First of all, there are no distinct words for numbers bigger than 10 (), until you get up to 100(), 1000 (), etc. This makes it easy to remember but conversely more confusing to hear for me. For example, the word for "twenty" is actually pronounced as if you were saying "two ten" (二十) in English. But this means that a word like 74 is prounced "seven ten four" (七十四). This is fairly logical and easy to understand, but because I'm still getting used to this I have to first hear the individual numbers and then recombine them in my head to form their actual values.

It gets harder as you get to larger numbers. First, there are words for 100 and 1000, but there is also a word for 10,000 (). 100,000 is ten-tenthousands (十万). This means that you have to group numbers by 4 digits instead of 3: The number 300,223 isn't "three hundred thousand two hundred twenty three", it's 30'0223 - "thirty ten-thousands two hundreds two tens three" (三十万二百二十三). This makes it hard to convert the numbers unless you've totally internalized the different representations.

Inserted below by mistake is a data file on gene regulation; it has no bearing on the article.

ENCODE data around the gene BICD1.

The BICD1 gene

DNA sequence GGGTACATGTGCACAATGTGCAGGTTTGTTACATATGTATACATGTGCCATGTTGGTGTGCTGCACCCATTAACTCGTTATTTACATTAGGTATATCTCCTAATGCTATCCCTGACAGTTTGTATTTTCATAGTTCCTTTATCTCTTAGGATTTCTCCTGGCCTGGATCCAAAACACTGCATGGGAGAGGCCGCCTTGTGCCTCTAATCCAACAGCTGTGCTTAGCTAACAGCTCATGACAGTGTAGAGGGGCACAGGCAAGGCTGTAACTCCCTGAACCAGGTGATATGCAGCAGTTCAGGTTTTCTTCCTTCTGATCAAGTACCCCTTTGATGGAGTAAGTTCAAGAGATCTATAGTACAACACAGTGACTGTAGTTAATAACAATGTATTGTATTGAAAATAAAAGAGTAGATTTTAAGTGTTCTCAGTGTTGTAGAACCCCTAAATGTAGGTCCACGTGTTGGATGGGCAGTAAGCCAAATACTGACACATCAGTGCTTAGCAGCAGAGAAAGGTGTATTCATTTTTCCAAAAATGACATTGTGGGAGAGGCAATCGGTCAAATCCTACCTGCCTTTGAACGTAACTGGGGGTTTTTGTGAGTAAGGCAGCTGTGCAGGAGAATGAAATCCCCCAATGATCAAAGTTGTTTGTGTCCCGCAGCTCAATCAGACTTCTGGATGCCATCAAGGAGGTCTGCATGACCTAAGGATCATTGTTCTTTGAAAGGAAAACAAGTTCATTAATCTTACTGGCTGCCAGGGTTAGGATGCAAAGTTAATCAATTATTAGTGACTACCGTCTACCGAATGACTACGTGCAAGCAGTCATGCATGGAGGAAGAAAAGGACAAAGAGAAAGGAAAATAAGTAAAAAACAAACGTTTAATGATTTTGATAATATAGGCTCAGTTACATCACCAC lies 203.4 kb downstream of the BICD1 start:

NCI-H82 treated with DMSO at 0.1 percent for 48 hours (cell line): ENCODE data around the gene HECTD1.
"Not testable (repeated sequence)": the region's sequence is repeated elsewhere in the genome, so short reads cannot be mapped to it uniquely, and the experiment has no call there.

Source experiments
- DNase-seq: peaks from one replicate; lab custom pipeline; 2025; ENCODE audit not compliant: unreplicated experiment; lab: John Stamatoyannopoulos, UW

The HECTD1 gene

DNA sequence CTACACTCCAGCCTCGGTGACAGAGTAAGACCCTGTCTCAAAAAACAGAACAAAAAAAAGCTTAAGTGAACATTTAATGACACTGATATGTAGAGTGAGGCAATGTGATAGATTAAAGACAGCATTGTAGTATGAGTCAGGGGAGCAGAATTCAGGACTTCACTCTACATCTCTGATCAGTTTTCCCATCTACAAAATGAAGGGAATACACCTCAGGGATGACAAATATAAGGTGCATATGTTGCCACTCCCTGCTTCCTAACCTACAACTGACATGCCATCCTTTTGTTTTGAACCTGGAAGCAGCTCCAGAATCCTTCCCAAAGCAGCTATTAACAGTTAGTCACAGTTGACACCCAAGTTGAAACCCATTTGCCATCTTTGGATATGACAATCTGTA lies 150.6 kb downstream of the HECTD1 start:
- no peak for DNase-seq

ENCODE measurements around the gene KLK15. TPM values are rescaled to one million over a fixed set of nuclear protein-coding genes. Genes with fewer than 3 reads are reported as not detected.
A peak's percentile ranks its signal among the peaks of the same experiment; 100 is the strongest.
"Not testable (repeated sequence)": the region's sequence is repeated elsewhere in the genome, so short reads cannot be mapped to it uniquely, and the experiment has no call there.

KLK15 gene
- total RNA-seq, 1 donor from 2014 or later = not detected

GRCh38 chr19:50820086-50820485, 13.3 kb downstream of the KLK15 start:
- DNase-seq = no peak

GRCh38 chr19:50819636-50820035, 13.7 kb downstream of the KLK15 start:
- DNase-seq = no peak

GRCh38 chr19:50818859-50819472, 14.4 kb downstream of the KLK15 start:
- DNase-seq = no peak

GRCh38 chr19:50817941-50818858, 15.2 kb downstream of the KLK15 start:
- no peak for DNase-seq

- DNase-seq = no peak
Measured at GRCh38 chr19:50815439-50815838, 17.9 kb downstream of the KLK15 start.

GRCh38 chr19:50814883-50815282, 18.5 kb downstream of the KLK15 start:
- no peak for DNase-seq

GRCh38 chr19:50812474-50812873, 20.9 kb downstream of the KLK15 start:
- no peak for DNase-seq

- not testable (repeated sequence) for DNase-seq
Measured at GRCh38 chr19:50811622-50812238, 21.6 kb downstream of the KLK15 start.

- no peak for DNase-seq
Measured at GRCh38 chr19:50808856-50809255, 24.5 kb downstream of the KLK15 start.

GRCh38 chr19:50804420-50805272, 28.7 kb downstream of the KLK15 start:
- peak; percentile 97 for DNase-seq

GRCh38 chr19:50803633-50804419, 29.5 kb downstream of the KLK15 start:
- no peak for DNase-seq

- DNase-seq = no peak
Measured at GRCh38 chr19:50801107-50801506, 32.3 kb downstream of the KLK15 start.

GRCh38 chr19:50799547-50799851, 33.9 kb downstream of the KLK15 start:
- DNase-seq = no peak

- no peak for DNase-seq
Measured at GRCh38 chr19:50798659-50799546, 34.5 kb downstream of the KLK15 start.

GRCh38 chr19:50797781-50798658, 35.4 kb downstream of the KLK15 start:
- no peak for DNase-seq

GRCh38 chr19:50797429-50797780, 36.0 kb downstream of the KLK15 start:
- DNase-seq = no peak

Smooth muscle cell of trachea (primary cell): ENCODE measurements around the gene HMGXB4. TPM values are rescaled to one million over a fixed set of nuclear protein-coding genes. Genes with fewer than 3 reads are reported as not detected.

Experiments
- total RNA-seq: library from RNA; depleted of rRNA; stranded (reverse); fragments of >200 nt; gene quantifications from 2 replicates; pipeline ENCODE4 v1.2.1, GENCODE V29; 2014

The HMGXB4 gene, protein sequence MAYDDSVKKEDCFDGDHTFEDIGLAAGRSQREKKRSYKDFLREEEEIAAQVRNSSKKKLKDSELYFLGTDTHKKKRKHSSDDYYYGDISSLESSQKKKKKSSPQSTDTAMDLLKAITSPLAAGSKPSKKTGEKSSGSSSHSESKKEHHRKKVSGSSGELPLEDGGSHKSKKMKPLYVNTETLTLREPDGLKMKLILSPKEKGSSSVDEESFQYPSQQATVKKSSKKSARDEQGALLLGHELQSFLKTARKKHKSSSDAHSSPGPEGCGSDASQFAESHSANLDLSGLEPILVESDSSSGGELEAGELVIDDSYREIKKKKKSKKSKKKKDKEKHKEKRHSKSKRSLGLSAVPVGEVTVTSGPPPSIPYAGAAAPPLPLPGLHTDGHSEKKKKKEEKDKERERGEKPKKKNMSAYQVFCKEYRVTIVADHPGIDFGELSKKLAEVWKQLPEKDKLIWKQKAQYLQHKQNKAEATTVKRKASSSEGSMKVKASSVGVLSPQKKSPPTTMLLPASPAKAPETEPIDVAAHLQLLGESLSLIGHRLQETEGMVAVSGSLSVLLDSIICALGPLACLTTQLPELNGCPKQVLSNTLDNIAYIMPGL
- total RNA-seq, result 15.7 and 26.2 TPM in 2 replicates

Oh, and you usually don't use er2 () to say "two something", you have to use liang (). So if you want to say "Two dogs", you don't say er zhi gou (二只狗), you say liang zhi gou (两只狗).

Then there's the convention used for talking about discounts. In English we often talk about how much on sale something is: 25% off, for exmaple. In Chinese you say how much is left to pay: da qi zhe (打七折) would be "on sale for 7 tenths." That means it's 30% off. If you want to say 25% off, you'd say 7 tenths 5, or da qi zhe wu (打七折). As far as I know, you can't sell something for more than 90% off: 90% off would be da yi zhe (打一折), or 1 tenth, but you can't say da ling zhe jiu (0 tenths 9)(打零折九).